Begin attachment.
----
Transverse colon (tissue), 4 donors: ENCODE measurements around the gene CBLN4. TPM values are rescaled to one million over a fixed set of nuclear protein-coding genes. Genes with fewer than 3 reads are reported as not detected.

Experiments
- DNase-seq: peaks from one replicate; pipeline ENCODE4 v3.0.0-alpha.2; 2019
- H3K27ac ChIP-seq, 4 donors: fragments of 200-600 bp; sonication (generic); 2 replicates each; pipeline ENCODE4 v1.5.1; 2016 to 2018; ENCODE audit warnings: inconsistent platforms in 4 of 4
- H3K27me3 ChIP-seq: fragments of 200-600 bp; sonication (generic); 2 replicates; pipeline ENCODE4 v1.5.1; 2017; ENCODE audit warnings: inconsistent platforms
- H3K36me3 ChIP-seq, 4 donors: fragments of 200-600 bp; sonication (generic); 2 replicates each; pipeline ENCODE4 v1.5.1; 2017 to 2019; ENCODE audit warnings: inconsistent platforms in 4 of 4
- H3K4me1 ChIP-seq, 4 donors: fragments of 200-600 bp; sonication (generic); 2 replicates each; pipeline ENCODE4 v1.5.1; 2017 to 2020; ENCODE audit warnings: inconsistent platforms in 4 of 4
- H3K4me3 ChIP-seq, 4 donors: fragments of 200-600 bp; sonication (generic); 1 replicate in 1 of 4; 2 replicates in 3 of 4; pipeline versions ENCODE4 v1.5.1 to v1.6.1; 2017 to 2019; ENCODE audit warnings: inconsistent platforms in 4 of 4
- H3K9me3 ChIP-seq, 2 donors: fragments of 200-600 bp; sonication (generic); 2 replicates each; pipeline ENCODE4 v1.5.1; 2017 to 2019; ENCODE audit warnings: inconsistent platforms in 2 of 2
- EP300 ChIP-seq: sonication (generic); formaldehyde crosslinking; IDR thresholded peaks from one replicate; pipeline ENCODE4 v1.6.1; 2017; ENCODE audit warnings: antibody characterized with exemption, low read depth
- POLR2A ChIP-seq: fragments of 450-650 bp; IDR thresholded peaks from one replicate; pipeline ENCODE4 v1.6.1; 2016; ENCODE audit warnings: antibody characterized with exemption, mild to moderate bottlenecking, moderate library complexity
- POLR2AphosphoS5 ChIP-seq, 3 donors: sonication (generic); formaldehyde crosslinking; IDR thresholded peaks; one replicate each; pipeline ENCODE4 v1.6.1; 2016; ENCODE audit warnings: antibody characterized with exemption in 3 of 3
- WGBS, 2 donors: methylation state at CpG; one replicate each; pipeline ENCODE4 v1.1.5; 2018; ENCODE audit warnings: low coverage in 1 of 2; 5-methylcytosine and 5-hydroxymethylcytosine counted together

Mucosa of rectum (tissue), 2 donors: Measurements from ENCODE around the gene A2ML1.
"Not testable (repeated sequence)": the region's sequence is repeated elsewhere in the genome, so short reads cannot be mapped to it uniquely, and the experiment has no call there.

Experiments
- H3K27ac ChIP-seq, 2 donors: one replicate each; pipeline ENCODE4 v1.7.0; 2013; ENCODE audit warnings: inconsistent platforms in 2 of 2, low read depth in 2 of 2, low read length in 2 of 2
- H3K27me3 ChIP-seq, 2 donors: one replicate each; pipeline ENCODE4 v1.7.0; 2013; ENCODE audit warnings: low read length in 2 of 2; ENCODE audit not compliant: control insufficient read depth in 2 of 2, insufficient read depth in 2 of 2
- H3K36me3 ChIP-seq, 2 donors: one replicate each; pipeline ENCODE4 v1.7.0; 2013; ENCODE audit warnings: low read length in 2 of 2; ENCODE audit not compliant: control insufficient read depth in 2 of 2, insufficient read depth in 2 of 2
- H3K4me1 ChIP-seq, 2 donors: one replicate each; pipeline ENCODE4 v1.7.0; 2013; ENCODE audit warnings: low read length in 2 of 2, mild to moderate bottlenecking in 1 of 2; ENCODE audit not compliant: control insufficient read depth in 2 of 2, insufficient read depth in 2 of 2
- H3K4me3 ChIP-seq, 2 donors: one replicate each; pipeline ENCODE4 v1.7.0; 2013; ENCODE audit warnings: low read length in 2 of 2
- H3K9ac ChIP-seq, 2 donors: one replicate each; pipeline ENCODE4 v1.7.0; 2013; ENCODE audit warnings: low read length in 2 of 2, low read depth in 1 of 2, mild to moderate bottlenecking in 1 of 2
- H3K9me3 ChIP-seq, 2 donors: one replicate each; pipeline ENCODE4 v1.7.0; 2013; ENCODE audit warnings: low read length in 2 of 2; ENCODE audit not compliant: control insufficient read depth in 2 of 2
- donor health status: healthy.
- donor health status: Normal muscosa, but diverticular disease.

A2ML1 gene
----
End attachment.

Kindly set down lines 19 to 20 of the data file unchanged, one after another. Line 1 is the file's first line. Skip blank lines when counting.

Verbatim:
- H3K36me3 ChIP-seq, 2 donors: one replicate each; pipeline ENCODE4 v1.7.0; 2013; ENCODE audit warnings: low read length in 2 of 2; ENCODE audit not compliant: control insufficient read depth in 2 of 2, insufficient read depth in 2 of 2
- H3K4me1 ChIP-seq, 2 donors: one replicate each; pipeline ENCODE4 v1.7.0; 2013; ENCODE audit warnings: low read length in 2 of 2, mild to moderate bottlenecking in 1 of 2; ENCODE audit not compliant: control insufficient read depth in 2 of 2, insufficient read depth in 2 of 2